Suomenponin yli ei saa katsoa! (by Ilmari Ojala on Suoralla magazine 4/1993, free & shorten translation)
Twenty-two years have passed since the finnhorse’s studbook was renewed. Back then it was more than necessary. Breeding statistics had gone down the whole 1960s and horse breeders needed exceptional faith, great independence and strong character to continue their work as people around them kept constantly judging their actions. People who bred finnhorses, believed especially in trotter finnhorses. It’s thanks to them and their work with trotters that finnhorses even exist today. Official parties couldn’t keep up with the times, though a trotter studbook had been highly demanded, mostly by southern ostrobothnians, already in the 1940s. The first inspections were held at first by private people, but they were shortly stopped and foal shows came to replace them. As the trotter horse studbook (J) replaced the allrounder studbook in 1965, the decision was right but late.
It was natural to renew the studbook as the government handed over the care of the horse registries and studbook to the private horse associations that joined as one to take care of the national registries and studbooks. Big steps were taken, even too big. The renewal had its pros and cons. The best thing was, first of all, dividing the studbook in four sections (trotter, work horse, pony-sized horse and riding horse). Confessing the studbook of the pony-sized finnhorse was a brave and unprejudiced decision. In the big scale all these efforts were made to preserve the finnhorse, which had to include also the riding horses and the small ones too.
Breeding pony-sized horses didn’t have any roots in Finland. The breeding lead aimed for a multi-purpose working horse, whose most important feature was to have a good pulling ability. It was common to believe that a big massive horse had it easier to detach the sleigh than a smaller one. Small horses simply did not get as good points in the shows than the bigger ones, no matter how well-structured they were. This was the lead’s attitude until the 1950s.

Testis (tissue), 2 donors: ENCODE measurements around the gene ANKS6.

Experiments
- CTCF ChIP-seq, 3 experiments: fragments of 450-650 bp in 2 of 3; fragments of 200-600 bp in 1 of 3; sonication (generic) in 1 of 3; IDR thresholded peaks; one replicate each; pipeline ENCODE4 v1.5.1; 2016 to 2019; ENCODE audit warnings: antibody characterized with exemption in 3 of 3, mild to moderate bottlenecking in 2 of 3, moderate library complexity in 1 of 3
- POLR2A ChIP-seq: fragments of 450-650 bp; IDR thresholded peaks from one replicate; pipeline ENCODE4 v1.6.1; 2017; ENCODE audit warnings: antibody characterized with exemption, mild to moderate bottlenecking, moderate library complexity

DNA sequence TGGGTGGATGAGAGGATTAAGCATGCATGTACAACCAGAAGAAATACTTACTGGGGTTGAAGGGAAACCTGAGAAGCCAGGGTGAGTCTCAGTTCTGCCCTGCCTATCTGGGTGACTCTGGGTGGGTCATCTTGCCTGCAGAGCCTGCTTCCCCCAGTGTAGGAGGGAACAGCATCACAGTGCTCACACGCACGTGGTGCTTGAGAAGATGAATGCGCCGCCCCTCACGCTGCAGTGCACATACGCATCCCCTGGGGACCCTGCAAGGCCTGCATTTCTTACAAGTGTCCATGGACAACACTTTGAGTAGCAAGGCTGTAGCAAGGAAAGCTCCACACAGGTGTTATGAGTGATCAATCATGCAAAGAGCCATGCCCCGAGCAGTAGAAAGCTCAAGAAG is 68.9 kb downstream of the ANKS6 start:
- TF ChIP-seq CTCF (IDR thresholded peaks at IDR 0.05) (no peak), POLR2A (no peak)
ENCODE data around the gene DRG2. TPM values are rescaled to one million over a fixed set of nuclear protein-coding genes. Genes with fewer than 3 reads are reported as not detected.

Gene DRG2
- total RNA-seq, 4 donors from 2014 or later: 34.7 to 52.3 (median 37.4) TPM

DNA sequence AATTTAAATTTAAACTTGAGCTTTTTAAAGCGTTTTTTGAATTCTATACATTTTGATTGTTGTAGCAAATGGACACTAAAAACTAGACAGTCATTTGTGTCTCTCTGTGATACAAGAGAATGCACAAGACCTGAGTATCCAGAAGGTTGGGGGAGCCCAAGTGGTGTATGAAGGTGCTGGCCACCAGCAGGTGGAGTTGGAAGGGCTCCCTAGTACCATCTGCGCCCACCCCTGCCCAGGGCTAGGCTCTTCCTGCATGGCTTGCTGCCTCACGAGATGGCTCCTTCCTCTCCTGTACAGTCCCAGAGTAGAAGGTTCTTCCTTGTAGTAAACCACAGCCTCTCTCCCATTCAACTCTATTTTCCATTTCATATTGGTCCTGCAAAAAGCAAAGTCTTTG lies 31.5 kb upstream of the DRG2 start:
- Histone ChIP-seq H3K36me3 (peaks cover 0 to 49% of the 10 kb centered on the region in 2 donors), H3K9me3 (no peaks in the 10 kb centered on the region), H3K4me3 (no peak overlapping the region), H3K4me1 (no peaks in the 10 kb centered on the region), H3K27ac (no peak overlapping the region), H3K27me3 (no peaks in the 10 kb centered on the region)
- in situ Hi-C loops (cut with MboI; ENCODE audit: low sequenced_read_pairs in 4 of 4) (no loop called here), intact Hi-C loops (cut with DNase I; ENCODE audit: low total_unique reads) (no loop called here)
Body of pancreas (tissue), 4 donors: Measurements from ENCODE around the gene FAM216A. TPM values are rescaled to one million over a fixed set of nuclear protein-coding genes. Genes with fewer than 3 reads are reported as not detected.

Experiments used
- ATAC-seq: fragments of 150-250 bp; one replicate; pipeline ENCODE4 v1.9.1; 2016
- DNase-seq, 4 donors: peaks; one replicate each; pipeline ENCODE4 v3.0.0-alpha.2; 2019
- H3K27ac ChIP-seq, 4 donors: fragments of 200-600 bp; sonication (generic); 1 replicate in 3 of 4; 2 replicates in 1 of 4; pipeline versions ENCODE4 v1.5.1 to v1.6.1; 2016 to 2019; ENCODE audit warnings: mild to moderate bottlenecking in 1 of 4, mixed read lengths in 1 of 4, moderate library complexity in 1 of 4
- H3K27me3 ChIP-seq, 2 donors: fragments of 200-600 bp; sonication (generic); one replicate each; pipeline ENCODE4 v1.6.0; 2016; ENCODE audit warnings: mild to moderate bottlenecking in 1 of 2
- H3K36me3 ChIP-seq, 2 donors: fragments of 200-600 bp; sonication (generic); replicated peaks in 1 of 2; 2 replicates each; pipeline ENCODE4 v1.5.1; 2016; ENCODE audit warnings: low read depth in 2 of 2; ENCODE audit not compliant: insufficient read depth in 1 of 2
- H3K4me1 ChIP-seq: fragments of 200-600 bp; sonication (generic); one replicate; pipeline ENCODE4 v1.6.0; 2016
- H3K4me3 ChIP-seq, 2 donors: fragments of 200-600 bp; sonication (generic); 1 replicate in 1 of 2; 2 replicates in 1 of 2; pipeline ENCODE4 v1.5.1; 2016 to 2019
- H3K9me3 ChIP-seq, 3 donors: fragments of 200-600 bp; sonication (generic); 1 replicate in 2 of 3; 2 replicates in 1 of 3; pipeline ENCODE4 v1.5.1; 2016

It’s unfortunate that there wasn’t any specified need for smaller finnhorses at the time when there were horses to choose from. Pony-sized stallions did not make it to the studbook, government had taken care of that. The term “finnpony” can be argumented, but I use it to prove a point that a pony-sized finnhorse works just as well as any other pony breed.
The breeding brought “finnpony” to some point in 20 years, but it could have got even further if the inspections rules just had been different. These ponies had to do all the same tests as R-horses. These conditions chased many interested pony-sized finnhorse breeders away. Nowadays there are not too many finnponies, enough to make the future brighter for them, but there could be a wider branch of pedigrees to choose from.
The traditional finnhorse looks is changing. That is a shame, a finnhorse doesn’t have to look like a new forest pony. A finnpony should be still capable of, for example, work driving. There are good examples that even a small finnpony can preserve its charasteristic Finnish looks. Sometimes even good-looking horses have not been approved for studbook because their pedigree hasn’t showed enough small horses (so that the P-stud would be more likely to produce pony-sized offspring). Is that really necessary? It has to start somewhere.